How to Write a Resume – Guide + Resources

Write a resume; get it right once and for all. I will let you in on one secret; you are just a great resume away from your dream job. At first glance, it is easy to see that resumes are not the most thrilling design to observe. They are blank and very bare. Though they might be plain, much goes into the structure of a resume most might not know. The information provided on a resume is important but so is the design. Dont forget a professional Resume goes with a ‘bad ass’ cover letter

By taking the time to refine your resume, it multiplies the chances of you standing out from the rest. Here are five design principles that will help your resume rise above all the rest.

What is a Resume

A resume summarizes the job-seeker’s experiences, professional or personal achievements, educational background, hard and soft skills, portfolios, and other records are deem fit. It helps hiring managers to understand job applicants quickly.

Build a Resume with a Consistent font style

Technically there isn’t any wrong way to have a font presented on a resume as most resume fonts are in Times Roman. The use of one single font throughout a resume is one of the most subordinate things to do on a resume. With so many font styles to choose from, it would be imperative to use at least two styles on a resume.  

In the resume template below, you will identify a combination of font two/three uses of fonts. 

One font that is primarily used on resumes is Sans serif, as it is still used in more traditional and old school industries. A font style that you should avoid is the use of child-like fonts such as comic san, especially in an industry setting.

Write a Resume with Visuals

Adding visuals can take your resume to the next level. Visuals give the reader an optical explanation that sometimes words have a hard time doing. Utilizing a combination of icons and data can create a unique resume and distinguishable it from the rest. Using visuals should be utilized by individuals who do not have a wide range of experience. The hiring manager will see this as creative and innovative, two practical skills that jobs look for in individuals. Remember, do not forget who your audience is. A highly graphic resume might not suit hiring managers for a role such as an Administrative Assistant; instead, it would fall in line with a graphic designer.

write a Resume

When it comes to resume, one thing is for sure to not go over the top, meaning no neon colors or even glitters. These resumes are likely to stand out, not in the fashion you would like, however.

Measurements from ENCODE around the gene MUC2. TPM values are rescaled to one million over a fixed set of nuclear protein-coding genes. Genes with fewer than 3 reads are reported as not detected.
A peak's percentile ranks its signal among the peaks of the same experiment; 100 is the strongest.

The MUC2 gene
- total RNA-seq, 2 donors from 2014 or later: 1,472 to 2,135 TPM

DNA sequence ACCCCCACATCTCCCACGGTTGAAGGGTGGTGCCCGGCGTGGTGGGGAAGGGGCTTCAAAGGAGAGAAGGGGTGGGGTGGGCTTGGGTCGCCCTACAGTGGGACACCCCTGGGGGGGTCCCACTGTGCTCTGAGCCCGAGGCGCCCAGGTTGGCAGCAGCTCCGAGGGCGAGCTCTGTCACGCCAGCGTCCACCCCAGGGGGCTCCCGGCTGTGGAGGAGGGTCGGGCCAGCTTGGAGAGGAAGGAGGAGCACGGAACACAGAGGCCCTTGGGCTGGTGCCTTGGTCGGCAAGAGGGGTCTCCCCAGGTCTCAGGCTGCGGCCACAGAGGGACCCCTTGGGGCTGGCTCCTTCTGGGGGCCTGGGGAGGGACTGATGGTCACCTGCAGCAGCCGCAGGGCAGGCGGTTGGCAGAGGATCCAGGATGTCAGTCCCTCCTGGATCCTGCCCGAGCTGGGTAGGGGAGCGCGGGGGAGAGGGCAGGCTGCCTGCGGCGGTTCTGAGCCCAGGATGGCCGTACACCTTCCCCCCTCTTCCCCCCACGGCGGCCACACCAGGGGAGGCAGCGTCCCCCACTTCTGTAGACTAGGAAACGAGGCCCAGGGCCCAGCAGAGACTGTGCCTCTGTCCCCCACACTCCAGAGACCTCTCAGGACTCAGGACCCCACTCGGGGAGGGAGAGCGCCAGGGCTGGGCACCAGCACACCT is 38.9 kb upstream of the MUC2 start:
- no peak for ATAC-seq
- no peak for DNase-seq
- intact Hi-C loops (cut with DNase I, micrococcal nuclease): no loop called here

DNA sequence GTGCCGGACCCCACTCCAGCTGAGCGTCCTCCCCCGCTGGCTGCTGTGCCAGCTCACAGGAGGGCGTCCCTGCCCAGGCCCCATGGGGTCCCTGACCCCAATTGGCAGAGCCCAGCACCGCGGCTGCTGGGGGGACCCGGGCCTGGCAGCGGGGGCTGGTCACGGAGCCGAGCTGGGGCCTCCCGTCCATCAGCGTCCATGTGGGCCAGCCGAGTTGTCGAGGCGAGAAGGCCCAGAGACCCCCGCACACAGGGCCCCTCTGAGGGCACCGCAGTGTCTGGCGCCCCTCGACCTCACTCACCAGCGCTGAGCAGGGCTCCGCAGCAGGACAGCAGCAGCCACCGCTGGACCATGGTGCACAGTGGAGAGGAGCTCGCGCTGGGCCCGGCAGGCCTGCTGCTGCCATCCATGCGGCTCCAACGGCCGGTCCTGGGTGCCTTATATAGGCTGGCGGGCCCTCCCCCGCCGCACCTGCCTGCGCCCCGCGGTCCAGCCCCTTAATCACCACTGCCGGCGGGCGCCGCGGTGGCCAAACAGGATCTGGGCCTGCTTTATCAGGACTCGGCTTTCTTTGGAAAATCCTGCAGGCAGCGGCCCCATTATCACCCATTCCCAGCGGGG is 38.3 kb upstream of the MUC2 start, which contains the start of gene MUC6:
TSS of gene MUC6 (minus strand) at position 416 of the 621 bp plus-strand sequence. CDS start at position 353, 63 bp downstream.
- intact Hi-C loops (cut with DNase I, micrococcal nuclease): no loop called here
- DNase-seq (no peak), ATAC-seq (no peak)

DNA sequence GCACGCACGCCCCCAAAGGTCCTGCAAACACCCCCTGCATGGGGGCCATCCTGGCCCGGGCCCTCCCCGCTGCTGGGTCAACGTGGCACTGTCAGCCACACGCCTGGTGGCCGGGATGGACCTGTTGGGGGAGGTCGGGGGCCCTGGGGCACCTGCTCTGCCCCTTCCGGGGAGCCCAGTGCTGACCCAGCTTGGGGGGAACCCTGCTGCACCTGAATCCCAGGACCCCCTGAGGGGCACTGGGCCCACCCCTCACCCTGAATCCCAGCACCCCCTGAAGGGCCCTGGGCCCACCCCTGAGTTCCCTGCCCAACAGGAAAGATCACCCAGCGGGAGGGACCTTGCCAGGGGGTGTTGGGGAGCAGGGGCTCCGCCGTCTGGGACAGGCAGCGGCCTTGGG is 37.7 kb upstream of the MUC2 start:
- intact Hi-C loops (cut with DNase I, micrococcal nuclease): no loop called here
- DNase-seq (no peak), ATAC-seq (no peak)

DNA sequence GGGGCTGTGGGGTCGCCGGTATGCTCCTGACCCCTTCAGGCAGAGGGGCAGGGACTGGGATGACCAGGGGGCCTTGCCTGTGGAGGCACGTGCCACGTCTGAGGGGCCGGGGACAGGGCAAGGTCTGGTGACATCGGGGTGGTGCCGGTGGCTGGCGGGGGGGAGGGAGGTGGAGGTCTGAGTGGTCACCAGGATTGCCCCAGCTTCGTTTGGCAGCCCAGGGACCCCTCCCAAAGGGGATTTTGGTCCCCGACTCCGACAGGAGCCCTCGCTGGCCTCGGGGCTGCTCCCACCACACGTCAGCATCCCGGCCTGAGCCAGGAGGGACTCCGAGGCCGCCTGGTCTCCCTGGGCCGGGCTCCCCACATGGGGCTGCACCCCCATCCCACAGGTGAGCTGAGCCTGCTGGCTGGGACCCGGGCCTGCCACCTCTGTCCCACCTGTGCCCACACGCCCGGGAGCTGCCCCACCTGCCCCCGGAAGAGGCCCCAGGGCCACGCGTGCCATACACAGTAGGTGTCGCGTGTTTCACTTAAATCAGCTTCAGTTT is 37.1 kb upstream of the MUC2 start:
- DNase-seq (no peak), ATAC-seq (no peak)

Most companies in the 21st century do not only care about your experience. They look to see if you would be an excellent fit for the workplace culture, and the design of a resume might help accomplish it.

Your Resume audience

The theme of a resume seems to be knowing the audience you are applying with; this should influence your resume’s design. A traditional job such as a publisher would call for a conventional resume design, whereas a graphic designer’s resume would need a pop of color, so to say, on a resume.

Example of a traditional resume and a less conventional resume 

If you are applying for a job in the corporate world, it is best to leave the pop of color for those in the graphic design world. Be sure to create multiple resumes that align with the appropriate ones that target the relevant companies.

Skimmable resume. 

It only takes six seconds to draw the attention of hiring managers. This simply means that your resume should be skimmable; that way, readers can identify skills and experience. The use of columns is one way to catch recruiters’ attention, which creates a less cluttered feel to the resume. Again the use of an infographic can add a certain charm to a resume.

Skimmable resumes do not mean you would have to leave out a particular aspect of your resume. This just infers that the resume arrangement helps recruiters that are often over-exhausted by words enjoy visuals from time to time but make sure to know your audience.  

Insert Example

Write a Resume and Decide the Filing type

One of the simplest things, such as the file type, can play a pivotal role in sustaining the information you have created. PDF is the only filing format that you should save your resumes under as there is no impending risk of your resume being messed up when it gets to the hiring manager. Another thing to look out for is renaming files before sending out the resume to the employer. I know we have all been guilty of not double-check and mistakenly sent a resume to employers with names such as:

“John Hancock_Google Tech resume.doc”  

This should be avoided at all costs. Always double check your work either by a professional or mentor if need be. 

Write a Resume Resources 

1. How to Write a Resume for a Job [Professional Guide]

2. Guide From Start to Finish

3. How to write a Resume and Stand out

4. The Perfect Resume Looks Like This

5. 7 Things Your Resume Is Missing

6. Resume With No Experience
7. Entry-Level Resume
8. Student Resume
9. Internship Resume